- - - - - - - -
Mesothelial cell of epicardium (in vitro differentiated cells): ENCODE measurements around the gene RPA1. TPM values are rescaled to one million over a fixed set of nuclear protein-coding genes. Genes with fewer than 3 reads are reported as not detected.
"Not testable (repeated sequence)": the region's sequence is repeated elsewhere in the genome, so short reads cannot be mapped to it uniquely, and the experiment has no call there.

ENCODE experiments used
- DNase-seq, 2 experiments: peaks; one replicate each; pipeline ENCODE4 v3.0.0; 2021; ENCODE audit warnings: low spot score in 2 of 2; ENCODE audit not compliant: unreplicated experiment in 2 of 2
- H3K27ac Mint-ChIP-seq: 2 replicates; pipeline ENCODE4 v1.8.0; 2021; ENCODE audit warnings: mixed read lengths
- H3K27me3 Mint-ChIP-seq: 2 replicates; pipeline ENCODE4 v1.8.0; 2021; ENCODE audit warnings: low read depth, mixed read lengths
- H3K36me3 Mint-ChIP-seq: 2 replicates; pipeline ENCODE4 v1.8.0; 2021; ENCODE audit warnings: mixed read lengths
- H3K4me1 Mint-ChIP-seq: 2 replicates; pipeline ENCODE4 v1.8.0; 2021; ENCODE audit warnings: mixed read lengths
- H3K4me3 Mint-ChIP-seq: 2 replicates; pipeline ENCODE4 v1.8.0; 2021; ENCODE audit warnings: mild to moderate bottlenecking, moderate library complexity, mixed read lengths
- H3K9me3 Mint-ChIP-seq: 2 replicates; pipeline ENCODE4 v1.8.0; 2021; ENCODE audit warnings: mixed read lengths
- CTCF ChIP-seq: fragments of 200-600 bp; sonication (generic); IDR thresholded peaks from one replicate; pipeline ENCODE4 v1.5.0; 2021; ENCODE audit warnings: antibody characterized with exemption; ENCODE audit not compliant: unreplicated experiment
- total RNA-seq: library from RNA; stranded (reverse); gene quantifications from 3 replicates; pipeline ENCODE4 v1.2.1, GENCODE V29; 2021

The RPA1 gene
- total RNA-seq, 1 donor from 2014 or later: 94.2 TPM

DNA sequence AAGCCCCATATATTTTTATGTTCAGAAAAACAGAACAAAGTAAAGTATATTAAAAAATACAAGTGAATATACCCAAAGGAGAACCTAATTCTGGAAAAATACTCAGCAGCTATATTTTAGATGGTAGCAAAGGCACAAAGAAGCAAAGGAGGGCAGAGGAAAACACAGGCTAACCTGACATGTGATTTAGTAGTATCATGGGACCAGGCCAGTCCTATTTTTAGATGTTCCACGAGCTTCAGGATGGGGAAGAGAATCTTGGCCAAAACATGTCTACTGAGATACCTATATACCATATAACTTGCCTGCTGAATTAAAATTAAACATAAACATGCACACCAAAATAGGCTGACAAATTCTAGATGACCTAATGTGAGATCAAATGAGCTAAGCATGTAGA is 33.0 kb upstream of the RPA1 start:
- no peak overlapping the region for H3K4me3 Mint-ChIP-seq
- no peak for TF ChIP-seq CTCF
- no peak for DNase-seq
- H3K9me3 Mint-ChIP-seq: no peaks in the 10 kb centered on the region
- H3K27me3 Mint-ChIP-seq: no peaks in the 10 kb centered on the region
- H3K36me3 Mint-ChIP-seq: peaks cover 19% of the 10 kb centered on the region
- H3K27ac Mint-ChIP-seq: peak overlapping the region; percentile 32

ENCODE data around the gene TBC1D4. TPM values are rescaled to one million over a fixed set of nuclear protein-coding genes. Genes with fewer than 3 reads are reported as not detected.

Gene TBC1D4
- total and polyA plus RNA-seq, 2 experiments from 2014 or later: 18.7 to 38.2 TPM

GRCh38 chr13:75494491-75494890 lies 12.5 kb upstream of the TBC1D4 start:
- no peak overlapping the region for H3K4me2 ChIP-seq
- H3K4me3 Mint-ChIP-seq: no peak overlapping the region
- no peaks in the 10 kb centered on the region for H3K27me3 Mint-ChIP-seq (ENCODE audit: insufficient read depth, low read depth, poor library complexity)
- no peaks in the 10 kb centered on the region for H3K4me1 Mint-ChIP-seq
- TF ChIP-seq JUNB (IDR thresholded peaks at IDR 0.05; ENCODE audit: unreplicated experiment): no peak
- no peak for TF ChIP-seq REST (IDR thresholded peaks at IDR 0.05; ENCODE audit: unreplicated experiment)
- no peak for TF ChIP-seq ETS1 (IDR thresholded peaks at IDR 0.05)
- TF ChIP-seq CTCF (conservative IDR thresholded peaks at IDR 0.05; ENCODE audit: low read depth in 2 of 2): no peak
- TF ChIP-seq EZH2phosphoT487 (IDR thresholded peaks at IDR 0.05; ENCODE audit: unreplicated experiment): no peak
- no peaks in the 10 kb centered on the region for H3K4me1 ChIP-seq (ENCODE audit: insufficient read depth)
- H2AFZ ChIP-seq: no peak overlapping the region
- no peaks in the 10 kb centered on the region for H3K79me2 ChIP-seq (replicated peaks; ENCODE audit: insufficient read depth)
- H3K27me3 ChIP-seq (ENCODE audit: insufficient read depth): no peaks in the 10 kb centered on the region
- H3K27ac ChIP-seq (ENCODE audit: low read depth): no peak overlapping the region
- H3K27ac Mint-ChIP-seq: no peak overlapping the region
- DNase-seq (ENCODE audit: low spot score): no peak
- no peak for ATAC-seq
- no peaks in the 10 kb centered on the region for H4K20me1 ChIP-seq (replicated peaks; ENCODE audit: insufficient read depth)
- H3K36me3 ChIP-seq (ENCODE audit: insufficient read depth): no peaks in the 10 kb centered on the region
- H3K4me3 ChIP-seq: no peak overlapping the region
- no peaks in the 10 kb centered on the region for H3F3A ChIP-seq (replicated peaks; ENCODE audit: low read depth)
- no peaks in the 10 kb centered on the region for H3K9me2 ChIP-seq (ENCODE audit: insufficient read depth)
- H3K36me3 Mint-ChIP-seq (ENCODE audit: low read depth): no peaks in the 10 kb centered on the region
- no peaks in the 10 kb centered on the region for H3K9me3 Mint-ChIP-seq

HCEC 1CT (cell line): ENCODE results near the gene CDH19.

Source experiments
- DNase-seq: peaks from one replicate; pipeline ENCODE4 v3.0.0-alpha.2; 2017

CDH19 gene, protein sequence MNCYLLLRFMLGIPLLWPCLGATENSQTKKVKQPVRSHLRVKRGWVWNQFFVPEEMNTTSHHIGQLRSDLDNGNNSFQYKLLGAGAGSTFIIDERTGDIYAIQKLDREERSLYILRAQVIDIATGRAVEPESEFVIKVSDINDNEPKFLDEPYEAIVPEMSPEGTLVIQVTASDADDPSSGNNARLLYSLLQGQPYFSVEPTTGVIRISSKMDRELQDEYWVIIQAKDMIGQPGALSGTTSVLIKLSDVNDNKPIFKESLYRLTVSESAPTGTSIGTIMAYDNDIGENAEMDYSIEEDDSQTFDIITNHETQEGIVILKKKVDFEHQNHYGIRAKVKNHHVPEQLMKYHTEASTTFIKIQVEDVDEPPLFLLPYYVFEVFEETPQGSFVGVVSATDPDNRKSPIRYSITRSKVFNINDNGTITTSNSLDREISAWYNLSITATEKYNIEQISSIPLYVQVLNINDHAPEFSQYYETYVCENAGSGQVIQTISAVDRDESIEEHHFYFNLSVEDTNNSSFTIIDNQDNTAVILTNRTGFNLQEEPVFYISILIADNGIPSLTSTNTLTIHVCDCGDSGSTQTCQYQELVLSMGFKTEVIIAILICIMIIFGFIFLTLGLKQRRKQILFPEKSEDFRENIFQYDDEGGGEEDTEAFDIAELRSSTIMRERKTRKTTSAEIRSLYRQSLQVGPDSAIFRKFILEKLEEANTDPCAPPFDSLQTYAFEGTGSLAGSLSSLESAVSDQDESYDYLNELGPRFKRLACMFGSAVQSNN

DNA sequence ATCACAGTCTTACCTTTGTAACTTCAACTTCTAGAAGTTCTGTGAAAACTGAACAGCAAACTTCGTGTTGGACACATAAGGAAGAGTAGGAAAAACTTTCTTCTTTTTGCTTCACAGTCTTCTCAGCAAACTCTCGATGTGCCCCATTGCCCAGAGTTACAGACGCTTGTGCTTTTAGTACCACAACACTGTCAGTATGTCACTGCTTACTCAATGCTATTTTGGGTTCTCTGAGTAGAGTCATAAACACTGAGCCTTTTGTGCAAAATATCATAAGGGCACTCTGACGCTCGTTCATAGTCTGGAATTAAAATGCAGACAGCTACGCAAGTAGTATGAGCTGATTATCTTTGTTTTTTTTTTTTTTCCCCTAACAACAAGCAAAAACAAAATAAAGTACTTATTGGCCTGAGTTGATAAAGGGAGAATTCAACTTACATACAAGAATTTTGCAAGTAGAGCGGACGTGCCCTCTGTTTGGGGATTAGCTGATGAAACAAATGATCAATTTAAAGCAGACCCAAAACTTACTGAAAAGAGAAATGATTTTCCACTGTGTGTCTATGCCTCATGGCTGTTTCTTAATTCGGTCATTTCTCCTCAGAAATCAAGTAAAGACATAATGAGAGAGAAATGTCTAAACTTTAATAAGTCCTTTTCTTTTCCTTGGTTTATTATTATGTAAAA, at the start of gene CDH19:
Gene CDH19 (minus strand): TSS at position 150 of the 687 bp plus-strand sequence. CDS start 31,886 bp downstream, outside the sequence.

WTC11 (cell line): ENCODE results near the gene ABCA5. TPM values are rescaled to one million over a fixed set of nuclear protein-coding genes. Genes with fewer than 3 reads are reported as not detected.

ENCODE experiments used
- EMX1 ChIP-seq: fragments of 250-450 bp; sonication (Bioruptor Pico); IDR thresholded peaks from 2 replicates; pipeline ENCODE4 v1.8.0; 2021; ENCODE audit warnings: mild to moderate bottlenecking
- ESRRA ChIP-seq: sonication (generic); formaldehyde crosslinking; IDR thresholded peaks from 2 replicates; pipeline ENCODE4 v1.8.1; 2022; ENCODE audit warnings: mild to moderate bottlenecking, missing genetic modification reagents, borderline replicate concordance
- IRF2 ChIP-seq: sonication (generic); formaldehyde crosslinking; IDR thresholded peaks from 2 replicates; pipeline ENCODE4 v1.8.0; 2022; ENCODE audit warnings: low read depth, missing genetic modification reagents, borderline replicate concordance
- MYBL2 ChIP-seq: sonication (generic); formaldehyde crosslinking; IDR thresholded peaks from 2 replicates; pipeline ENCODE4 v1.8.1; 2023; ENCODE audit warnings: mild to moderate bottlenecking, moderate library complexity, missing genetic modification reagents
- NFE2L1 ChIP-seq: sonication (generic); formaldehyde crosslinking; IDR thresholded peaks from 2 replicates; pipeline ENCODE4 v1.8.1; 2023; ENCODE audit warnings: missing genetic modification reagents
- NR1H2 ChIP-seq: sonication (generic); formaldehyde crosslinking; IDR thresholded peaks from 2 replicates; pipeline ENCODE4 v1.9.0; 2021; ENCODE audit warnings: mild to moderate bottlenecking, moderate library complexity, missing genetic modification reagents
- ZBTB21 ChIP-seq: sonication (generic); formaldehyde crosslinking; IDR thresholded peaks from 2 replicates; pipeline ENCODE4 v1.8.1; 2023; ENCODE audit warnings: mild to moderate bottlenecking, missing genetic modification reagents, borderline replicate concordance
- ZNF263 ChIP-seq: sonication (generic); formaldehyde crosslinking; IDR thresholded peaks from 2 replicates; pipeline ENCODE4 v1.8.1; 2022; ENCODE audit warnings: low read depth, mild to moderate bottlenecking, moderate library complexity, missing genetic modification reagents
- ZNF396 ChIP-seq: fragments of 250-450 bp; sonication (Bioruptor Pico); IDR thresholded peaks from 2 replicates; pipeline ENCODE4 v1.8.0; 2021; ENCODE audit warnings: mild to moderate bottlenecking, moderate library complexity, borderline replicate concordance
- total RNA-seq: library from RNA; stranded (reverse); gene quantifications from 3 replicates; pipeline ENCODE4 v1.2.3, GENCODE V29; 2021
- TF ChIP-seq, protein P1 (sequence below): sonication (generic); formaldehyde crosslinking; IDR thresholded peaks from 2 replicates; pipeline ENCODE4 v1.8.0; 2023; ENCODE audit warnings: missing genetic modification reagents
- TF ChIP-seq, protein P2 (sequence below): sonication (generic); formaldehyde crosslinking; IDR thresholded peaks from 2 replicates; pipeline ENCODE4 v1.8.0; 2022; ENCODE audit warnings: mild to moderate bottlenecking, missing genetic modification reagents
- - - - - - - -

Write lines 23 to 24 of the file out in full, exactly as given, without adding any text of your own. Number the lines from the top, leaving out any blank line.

ENCODE data around the gene TBC1D4. TPM values are rescaled to one million over a fixed set of nuclear protein-coding genes. Genes with fewer than 3 reads are reported as not detected.

Gene TBC1D4